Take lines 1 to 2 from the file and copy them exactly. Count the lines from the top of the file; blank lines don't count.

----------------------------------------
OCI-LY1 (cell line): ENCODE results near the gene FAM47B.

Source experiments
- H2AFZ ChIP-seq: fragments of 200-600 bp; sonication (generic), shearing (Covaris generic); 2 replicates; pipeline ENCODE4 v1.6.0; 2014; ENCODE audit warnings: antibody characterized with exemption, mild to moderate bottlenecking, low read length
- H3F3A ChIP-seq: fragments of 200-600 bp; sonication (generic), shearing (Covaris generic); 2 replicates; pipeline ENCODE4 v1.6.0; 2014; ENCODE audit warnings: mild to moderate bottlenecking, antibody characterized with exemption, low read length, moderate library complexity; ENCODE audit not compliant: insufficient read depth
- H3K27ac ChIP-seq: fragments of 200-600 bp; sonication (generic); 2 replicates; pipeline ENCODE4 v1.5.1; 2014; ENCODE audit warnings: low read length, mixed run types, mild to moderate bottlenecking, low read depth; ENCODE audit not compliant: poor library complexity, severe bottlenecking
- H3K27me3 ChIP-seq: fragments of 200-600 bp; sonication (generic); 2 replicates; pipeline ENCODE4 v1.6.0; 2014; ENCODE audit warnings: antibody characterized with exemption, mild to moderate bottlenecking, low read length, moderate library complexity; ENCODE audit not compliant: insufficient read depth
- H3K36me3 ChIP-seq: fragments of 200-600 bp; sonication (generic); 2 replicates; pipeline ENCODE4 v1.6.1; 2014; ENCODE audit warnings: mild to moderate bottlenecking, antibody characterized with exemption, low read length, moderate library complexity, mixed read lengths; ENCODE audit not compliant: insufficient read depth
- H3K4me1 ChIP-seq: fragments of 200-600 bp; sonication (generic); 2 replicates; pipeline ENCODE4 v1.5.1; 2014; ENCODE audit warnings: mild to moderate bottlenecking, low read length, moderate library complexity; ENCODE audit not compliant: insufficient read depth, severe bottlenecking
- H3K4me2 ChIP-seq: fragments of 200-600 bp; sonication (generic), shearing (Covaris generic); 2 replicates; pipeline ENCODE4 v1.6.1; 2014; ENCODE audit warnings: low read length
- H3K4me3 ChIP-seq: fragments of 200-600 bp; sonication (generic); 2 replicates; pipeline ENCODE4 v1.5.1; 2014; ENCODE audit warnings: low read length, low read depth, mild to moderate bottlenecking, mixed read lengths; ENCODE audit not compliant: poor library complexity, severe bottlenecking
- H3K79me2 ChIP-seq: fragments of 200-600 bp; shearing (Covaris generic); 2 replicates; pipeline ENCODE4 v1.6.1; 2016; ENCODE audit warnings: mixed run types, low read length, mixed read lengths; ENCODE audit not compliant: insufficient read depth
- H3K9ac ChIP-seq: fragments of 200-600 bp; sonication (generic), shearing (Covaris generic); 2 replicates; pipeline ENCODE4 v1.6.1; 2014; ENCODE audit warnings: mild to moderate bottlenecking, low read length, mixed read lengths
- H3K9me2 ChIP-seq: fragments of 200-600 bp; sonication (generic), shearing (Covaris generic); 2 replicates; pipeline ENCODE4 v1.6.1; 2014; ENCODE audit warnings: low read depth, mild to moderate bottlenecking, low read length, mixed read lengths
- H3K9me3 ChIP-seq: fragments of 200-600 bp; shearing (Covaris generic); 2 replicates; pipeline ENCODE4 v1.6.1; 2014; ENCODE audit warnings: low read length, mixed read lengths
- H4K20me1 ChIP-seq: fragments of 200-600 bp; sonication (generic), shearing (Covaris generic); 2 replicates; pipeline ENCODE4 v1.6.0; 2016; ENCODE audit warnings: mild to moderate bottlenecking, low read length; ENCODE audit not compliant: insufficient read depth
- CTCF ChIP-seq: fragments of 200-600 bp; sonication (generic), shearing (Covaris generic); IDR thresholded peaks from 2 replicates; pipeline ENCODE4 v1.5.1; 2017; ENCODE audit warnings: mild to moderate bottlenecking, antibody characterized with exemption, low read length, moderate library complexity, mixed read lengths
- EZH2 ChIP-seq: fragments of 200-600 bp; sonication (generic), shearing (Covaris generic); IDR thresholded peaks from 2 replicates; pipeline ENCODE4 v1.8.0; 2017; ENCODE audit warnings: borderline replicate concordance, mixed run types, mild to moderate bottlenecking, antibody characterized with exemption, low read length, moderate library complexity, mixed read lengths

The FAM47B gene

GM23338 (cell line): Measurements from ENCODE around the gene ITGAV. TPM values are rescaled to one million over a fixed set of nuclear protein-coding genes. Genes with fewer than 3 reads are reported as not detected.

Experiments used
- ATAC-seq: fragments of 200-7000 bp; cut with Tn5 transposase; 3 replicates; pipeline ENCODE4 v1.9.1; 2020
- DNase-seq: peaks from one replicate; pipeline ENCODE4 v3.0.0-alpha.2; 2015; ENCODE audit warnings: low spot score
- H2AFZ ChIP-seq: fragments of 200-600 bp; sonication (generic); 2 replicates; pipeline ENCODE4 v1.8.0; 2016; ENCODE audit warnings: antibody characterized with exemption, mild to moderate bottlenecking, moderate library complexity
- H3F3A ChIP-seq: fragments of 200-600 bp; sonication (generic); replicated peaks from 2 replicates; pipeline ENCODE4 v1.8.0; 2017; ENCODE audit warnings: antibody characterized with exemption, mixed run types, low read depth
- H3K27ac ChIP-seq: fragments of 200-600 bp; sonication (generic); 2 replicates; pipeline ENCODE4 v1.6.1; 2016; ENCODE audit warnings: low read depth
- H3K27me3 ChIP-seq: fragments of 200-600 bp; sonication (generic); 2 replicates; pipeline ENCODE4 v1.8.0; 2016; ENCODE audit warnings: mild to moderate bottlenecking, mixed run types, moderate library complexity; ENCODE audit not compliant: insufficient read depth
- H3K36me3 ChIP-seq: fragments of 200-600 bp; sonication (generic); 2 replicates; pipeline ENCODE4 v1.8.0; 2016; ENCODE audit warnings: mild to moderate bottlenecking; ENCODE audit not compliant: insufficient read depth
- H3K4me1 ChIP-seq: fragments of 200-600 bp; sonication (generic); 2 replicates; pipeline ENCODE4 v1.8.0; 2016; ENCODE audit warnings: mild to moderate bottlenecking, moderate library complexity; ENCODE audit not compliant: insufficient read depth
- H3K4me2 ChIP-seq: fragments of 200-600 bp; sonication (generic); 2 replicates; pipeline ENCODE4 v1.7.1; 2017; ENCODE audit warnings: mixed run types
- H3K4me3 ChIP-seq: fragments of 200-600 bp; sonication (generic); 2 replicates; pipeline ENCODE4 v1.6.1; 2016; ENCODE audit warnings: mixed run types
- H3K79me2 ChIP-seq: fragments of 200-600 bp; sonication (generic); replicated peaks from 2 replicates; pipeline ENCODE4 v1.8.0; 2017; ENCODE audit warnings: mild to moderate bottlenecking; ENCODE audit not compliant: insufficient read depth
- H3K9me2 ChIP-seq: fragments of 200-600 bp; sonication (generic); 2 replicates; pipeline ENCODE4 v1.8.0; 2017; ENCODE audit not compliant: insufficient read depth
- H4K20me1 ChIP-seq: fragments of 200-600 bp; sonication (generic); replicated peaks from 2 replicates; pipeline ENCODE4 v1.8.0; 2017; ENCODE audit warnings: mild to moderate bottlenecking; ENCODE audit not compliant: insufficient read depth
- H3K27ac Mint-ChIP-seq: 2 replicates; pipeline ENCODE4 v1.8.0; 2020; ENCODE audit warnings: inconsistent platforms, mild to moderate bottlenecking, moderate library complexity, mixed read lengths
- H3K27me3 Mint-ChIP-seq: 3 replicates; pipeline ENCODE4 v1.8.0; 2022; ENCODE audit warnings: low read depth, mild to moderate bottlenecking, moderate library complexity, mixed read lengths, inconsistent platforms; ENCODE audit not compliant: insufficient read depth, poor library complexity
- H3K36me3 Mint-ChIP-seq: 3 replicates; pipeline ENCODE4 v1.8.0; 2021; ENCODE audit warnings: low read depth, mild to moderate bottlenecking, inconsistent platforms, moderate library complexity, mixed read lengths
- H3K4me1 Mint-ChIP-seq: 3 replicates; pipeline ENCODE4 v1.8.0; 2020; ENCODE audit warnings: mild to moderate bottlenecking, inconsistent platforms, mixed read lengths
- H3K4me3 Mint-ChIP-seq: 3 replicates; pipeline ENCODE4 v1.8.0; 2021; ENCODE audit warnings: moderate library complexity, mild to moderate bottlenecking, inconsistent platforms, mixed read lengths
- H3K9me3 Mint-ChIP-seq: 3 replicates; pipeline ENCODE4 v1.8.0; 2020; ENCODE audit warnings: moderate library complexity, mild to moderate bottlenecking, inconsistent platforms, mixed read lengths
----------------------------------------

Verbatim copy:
OCI-LY1 (cell line): ENCODE results near the gene FAM47B.

Source experiments